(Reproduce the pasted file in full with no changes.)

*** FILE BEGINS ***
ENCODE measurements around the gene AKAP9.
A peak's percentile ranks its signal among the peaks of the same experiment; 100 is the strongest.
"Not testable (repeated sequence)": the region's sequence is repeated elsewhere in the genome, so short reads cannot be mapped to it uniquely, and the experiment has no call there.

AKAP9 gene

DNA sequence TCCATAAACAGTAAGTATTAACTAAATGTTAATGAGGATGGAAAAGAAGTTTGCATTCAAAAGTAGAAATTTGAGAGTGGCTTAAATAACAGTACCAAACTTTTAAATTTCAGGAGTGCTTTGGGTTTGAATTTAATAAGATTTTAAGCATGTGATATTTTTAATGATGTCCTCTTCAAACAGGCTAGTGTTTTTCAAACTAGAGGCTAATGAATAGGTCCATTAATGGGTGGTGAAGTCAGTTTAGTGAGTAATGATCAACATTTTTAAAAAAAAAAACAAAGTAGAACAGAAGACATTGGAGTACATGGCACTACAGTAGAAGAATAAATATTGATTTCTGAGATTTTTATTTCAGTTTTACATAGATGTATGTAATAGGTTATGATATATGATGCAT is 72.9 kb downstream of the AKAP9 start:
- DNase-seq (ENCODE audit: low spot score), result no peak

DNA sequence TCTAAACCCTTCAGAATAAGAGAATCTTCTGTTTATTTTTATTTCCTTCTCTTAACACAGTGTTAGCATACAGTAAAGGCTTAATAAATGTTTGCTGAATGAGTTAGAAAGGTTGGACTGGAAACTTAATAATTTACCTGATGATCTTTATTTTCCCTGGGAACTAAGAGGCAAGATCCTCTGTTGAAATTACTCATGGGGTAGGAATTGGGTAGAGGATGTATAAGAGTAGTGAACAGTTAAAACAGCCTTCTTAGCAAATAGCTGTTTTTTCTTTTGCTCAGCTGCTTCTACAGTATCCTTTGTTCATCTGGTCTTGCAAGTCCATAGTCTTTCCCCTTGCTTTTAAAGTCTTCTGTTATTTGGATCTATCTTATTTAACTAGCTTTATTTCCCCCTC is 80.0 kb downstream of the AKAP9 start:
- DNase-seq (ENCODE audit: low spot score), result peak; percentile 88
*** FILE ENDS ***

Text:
ENCODE measurements around the gene AKAP9.
A peak's percentile ranks its signal among the peaks of the same experiment; 100 is the strongest.
"Not testable (repeated sequence)": the region's sequence is repeated elsewhere in the genome, so short reads cannot be mapped to it uniquely, and the experiment has no call there.

AKAP9 gene

DNA sequence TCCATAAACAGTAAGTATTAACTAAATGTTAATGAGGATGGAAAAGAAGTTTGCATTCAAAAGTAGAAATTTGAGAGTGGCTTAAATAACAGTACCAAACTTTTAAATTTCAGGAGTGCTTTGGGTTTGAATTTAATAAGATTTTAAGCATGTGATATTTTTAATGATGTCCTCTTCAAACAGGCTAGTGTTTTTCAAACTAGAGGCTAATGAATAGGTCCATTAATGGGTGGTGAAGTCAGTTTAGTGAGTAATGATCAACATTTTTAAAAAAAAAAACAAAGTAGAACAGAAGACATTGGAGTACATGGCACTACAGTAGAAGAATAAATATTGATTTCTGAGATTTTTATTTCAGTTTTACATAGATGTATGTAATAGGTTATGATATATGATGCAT is 72.9 kb downstream of the AKAP9 start:
- DNase-seq (ENCODE audit: low spot score), result no peak

DNA sequence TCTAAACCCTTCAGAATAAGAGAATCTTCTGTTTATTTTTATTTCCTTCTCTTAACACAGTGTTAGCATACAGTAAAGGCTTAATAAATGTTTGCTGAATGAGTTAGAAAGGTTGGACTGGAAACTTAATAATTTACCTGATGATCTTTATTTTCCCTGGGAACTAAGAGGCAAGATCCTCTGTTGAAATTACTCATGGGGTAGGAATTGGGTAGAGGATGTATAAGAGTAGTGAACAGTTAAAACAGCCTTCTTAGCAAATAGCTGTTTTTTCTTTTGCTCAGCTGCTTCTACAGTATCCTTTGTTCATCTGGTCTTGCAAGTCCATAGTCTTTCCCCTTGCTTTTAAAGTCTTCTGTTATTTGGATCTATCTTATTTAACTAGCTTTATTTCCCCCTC is 80.0 kb downstream of the AKAP9 start:
- DNase-seq (ENCODE audit: low spot score), result peak; percentile 88